Thursday, October 28, 2010
Friday, October 22, 2010
Coloratura soprano Joan Sutherland, one of the great bel canto singers, died last week. The New York Times has an excellent obituary. Her most famous role was probably Lucia in Donizetti's Lucia di Lammermoor, which has a famous, showcase mad scene. (As we've covered before, mad scenes were all the rage in 19th Century opera.). As the video's narrator explains, this is the final section of that scene. This 1972 performance has better audio than most of the other clips available. This Who's Afraid of Opera? version has low audio, but is more complete. Meanwhile, this 1988 version has slightly muddy audio, but does feature the lengthy ovation she received at the end, which was likely not only for that performance, but for her entire career - she was in her early 60s at the time and retired shortly thereafter. The Wikipedia entry linked above lists and/or links her extensive discography, and her pairings with Luciano Pavarotti are especially worthwhile. RIP.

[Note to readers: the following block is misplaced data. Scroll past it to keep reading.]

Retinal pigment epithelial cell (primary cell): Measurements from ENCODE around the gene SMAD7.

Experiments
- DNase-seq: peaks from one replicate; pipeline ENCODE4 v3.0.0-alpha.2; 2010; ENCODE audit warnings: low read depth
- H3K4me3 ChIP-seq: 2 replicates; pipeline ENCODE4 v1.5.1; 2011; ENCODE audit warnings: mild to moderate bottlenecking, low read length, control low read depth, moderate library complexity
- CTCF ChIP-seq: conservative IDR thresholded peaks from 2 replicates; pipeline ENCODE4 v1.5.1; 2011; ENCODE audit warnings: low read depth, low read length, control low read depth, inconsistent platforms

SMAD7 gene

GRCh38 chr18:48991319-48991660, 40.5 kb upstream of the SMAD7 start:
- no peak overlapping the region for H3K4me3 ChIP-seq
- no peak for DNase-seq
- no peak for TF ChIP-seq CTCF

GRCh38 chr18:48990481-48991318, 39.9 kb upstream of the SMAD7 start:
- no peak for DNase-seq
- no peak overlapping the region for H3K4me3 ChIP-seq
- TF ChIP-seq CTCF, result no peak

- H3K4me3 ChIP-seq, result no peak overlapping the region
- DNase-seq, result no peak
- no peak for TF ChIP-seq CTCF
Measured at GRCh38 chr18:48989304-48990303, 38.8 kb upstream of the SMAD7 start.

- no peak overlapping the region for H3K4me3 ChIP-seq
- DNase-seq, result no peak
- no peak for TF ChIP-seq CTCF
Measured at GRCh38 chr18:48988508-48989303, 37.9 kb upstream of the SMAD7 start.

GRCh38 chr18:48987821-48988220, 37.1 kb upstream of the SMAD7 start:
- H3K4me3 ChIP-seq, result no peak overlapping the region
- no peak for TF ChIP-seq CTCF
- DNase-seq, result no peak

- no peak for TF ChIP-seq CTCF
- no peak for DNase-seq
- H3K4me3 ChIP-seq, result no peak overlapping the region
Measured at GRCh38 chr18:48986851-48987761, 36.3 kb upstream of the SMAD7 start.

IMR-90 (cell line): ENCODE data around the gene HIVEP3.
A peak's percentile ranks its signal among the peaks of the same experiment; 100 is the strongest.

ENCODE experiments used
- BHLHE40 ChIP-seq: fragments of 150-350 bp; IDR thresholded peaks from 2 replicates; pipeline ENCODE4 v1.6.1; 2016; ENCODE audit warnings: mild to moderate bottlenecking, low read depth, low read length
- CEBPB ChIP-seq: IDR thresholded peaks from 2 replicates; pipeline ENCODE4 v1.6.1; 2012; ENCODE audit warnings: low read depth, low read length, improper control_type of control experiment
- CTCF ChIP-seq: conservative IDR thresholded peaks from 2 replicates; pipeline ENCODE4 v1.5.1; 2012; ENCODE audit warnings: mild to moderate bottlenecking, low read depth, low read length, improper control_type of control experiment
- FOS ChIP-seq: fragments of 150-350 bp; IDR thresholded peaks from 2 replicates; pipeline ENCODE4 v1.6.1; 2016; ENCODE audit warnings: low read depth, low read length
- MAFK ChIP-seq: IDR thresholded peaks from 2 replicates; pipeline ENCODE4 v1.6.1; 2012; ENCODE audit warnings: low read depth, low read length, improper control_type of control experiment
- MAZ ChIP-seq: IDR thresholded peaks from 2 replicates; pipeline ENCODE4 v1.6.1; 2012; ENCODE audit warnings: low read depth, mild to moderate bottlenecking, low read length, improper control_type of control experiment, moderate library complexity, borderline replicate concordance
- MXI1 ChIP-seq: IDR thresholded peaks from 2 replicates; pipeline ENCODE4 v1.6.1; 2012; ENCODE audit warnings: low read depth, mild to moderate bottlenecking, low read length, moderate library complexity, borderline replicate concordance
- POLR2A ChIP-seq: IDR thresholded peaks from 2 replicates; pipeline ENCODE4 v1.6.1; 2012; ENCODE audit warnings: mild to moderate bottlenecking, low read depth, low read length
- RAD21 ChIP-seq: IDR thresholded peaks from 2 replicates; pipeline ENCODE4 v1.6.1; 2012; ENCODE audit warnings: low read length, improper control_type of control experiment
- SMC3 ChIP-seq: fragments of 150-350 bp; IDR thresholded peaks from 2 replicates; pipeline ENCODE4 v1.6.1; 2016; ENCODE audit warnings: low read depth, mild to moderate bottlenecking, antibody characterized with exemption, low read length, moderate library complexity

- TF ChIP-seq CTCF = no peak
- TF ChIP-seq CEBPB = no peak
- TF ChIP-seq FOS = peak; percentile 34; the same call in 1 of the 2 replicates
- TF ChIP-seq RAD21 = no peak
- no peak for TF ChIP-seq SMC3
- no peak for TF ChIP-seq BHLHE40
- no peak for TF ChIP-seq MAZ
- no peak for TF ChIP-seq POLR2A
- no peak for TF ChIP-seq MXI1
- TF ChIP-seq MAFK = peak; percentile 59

Posted by Batocchio at 1:00 AM
Thursday, October 14, 2010
It would have been John Lennon's 70th birthday this past Saturday, 10/9/10. Here's two of my favorite Lennon songs, "Across the Universe" and "Watching the Wheels," although it would be easy to post a few dozen more. Fresh Air compiled some good Lennon-related interviews, and Weekend Edition Saturday had a great segment with David Sheff, who interviewed and hung out with Lennon over the course of three weeks shortly before Lennon was tragically murdered:
"When I arrived, it was a time when he just had so much to say," Sheff says. "He would talk and he would stand up; at one point, he was almost climbing on the refrigerator talking about something."
Lennon would have turned 70 on Oct. 9. Sheff says he can't imagine the singer at such an age. But Lennon, he adds, lived for the future. The singer told him that while he liked The Beatles' song "Yesterday," he was glad he had never written it.
" 'I don't believe in yesterday,' " Sheff says, quoting Lennon. "Life begins at 40, or so they promise. And I believe in what's going to come.' That's one of the last things he had said to me."
Posted by Batocchio at 8:45 PM